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Saturday, January 3, 2009

Lazarus Straus and Macy’s

Lazarus Straus and Macy’s [1,2,3]

Lazarus Straus was born in Otterberg, Bavaria, in 1809. His grand-father, who bore the same name, was one of the most prominent Jews on his day in the Rhenish Bavaria. When in 1806 Napoleon conceived the idea of according the Jews emancipation in the territory of which he has assumed control, he appointed Mr. Straus’s grandfather, who was known as Reb Lazar, a member of the Sanhedrin, or council, which was entrusted with the preparation of a plan for emancipation.

Mr. Straus’s father was identified with large farming interests, and the son also devoted himself to this vocation during his early manhood. He was eminently successful and accumulated a comfortable competence. His leisure time was devoted to study, and more especially to the acquisition of Hebrew learning and knowledge of the Jewish literature.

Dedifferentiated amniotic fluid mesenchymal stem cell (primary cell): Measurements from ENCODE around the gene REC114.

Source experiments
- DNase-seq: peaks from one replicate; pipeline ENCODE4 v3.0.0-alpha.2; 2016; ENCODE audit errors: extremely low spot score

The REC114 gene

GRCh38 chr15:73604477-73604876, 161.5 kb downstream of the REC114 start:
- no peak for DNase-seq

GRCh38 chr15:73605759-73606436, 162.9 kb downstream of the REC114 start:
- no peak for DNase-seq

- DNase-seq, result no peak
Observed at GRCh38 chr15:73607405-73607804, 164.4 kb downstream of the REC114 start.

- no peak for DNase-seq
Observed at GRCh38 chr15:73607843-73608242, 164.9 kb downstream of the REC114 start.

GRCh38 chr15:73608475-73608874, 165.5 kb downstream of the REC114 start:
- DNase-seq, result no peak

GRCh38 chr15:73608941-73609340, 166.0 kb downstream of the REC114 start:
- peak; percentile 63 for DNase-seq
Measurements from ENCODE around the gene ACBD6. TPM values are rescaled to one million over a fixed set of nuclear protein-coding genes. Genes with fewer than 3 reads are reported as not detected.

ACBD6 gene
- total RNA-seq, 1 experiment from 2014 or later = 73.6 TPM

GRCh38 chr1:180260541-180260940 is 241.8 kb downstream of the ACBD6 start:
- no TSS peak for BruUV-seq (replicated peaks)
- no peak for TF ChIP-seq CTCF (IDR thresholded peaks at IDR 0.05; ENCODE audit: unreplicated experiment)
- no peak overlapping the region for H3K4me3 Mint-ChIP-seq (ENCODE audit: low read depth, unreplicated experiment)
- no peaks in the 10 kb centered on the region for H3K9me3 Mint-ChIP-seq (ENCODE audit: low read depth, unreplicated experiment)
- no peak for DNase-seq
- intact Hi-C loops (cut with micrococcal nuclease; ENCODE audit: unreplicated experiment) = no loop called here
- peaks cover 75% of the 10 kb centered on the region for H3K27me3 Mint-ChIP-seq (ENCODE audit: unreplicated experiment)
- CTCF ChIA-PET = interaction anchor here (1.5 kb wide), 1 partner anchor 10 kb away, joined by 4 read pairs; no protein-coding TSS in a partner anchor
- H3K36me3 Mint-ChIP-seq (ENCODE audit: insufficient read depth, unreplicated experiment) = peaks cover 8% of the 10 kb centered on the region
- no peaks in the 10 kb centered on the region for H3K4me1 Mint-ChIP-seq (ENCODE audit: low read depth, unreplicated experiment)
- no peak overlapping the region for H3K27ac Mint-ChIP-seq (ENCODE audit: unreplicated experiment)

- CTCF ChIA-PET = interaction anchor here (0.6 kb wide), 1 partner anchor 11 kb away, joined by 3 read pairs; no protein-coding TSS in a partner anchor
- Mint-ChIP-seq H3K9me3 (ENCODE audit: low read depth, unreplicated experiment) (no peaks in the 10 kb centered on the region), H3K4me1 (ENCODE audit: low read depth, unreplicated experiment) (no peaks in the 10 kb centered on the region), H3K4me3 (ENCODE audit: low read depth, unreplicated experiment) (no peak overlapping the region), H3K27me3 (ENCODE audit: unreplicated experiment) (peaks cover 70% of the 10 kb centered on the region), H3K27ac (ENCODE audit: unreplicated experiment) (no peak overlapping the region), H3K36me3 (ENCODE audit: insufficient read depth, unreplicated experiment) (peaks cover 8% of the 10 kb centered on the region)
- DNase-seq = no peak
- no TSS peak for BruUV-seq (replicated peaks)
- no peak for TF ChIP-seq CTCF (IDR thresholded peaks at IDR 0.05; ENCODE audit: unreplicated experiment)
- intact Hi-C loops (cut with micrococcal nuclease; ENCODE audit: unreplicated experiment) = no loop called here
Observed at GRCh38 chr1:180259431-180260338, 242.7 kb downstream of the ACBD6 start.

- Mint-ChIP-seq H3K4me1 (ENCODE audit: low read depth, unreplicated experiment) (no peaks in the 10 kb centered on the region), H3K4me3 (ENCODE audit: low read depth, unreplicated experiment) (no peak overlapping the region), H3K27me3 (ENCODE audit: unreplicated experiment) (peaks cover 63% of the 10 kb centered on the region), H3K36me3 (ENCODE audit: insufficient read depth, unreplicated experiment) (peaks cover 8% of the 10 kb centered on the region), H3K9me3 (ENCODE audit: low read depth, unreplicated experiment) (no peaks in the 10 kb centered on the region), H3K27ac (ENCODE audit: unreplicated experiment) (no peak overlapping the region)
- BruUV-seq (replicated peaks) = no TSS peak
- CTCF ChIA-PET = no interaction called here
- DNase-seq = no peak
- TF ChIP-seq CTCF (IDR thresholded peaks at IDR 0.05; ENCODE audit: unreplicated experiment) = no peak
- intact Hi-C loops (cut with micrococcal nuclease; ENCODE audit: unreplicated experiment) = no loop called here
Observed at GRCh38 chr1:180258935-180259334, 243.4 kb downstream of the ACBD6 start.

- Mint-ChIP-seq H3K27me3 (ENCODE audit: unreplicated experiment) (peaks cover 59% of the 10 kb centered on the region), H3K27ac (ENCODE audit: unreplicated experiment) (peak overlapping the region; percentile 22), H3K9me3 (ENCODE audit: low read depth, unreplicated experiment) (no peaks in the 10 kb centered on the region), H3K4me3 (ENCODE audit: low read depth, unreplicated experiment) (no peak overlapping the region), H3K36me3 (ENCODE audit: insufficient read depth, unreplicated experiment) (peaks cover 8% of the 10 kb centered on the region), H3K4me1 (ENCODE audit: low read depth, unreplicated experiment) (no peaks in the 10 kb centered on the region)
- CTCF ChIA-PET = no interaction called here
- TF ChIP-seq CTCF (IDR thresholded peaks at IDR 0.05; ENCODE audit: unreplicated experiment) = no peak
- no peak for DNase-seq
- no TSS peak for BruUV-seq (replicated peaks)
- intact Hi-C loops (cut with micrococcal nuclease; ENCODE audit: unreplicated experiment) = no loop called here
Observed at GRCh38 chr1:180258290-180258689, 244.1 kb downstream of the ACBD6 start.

When the revolution of 1848 stirred Germany, Lazarus Straus championed at once the cause of liberty and emancipation. While not actively engaged, he did his utmost to raise recruits and gave largely of his means to aid the cause. Notwithstanding his ardent devotion to the ends for which the revolutionists fought, Mr. Straus was not exiled with the other prominent leaders. He remained at his home for the next five years, but then he became dissatisfied with the existing order of things and resolved to emigrate to the USA.

He landed in 1853 and proceeded to Talbotton, Ga., where he started a general merchandise business. There he remained until the first year of the war, when he removed to Columbus, Ga. The close of the war found him considerably poorer, and the general depression which followed induced him to come East and try his fortune anew. He had made up his mind to move to Philadelphia, but his son Isidor prevailed upon him to come to New York instead.

Mr. Straus arrived in New York in 1865 and he established with his son Isidor the firm L. Straus & Son. The business prospered from the start and soon the other sons were drawn into it, the firm eventually becoming L. Straus & Sons, and at the same time one of the most extensive importing houses of glassware and crockery in the country.

When R. H. Macy, the head of the firm of R. H. Macy & Co. died in 1874, L. Straus & Sons acquired an interest in that concern. In 1893, R. H. Macy & Co. was acquired by Isidor Straus and his brother Nathan Straus. In 1902, the flagship store moved uptown to Herald Square at 34th Street and Broadway.

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